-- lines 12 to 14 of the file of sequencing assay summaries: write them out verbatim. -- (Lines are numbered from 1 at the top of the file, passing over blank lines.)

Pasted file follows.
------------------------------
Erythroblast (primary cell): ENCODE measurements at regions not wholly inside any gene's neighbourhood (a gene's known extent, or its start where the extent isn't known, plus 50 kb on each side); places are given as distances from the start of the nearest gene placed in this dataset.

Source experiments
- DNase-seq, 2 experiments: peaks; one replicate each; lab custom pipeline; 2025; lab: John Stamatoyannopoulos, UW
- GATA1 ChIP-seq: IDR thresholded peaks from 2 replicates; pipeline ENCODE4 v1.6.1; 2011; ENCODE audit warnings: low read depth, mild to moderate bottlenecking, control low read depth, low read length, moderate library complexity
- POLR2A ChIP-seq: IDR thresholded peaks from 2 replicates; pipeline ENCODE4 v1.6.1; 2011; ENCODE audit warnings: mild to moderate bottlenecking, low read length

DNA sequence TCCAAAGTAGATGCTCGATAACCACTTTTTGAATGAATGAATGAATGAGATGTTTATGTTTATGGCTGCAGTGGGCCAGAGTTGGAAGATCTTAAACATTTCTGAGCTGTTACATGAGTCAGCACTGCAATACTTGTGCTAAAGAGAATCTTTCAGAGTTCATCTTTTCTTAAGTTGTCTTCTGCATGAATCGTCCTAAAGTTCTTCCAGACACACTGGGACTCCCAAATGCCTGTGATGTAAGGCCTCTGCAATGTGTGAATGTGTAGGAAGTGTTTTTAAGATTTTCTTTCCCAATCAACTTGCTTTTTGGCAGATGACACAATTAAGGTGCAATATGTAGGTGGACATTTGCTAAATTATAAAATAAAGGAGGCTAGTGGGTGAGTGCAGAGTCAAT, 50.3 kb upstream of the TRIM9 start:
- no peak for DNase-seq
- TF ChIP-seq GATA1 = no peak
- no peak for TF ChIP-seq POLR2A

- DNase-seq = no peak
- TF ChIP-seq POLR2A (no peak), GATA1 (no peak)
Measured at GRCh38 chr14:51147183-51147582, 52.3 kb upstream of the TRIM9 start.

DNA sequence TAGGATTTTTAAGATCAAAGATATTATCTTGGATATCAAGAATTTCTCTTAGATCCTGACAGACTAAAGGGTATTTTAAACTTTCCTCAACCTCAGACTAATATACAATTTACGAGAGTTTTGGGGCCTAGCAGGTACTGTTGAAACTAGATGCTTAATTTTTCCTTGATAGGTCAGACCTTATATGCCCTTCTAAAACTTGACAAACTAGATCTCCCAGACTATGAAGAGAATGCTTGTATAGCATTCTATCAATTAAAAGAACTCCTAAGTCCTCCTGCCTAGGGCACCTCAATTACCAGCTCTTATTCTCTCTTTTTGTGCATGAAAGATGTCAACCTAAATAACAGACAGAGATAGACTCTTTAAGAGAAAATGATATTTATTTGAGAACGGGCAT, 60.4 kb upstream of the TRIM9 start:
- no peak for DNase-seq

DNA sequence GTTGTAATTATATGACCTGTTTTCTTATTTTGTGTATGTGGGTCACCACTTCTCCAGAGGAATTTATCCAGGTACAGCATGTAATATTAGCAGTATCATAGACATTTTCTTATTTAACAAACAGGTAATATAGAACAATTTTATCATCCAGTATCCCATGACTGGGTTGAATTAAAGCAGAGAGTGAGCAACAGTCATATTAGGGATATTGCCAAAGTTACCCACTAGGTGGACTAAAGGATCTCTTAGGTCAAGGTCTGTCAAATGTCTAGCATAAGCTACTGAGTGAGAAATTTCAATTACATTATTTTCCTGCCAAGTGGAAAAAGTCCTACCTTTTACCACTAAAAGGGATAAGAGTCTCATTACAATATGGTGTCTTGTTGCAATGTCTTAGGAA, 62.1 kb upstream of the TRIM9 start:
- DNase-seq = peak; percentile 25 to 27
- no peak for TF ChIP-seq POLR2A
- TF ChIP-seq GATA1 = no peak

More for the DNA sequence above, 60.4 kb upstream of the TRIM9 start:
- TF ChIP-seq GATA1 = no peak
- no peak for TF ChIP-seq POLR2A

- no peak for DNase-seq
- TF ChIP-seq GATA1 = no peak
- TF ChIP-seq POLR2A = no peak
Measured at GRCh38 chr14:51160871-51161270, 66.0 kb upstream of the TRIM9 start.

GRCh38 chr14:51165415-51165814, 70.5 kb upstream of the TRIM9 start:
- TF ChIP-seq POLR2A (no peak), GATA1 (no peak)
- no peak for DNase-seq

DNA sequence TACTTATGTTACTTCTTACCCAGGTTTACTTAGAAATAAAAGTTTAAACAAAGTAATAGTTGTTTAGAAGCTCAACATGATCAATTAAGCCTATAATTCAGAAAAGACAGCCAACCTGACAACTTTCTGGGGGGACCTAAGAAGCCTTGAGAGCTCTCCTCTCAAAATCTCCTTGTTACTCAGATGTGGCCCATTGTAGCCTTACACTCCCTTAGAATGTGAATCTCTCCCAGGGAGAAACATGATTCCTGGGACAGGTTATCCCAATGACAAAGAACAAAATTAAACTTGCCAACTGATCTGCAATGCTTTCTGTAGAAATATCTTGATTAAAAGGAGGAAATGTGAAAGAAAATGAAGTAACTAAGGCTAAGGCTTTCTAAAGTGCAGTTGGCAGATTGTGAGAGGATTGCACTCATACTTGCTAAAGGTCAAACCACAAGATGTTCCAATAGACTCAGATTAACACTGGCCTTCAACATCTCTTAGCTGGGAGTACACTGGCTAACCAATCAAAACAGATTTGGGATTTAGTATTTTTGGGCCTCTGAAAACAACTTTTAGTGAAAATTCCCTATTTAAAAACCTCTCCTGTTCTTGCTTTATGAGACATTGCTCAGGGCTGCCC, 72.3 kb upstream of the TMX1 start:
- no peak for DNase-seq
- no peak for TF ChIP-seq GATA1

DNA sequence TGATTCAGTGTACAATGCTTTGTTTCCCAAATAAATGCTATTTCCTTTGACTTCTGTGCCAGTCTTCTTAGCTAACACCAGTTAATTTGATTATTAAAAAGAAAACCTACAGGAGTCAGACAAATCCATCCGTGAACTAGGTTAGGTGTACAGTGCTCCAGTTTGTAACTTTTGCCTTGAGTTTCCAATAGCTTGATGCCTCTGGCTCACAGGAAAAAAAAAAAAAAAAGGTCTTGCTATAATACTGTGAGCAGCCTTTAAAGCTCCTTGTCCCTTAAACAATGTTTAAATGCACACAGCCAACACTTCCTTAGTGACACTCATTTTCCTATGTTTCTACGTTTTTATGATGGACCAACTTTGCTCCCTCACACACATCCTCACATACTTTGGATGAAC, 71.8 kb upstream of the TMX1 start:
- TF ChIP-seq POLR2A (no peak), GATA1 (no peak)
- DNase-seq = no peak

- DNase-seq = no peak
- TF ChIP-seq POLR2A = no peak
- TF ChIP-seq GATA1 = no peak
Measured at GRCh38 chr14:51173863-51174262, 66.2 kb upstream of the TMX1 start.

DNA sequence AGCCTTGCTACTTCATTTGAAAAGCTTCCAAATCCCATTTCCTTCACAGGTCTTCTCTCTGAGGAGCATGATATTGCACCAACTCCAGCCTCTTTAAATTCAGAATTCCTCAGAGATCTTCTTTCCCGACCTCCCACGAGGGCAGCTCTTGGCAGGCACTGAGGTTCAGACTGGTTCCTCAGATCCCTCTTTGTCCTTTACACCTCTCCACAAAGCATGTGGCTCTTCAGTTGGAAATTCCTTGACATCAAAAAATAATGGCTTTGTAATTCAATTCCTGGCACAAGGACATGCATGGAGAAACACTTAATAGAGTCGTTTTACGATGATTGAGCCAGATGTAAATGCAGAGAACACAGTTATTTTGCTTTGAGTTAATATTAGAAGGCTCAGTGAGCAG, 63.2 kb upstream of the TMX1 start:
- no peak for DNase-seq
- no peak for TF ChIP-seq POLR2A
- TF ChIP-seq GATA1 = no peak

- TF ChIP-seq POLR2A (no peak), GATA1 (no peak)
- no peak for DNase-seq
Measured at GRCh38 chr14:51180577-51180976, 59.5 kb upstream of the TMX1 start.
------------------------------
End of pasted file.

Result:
Measured at GRCh38 chr14:51147183-51147582, 52.3 kb upstream of the TRIM9 start.

DNA sequence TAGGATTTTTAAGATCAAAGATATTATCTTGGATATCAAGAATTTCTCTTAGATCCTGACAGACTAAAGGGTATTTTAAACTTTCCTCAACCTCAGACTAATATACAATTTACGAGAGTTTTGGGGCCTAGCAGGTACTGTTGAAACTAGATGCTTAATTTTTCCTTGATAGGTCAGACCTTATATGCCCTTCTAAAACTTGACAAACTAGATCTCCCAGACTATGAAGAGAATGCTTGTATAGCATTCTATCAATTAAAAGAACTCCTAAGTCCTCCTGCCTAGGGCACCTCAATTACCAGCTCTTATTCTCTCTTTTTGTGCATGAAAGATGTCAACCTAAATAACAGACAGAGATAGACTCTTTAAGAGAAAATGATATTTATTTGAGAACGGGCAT, 60.4 kb upstream of the TRIM9 start:
- no peak for DNase-seq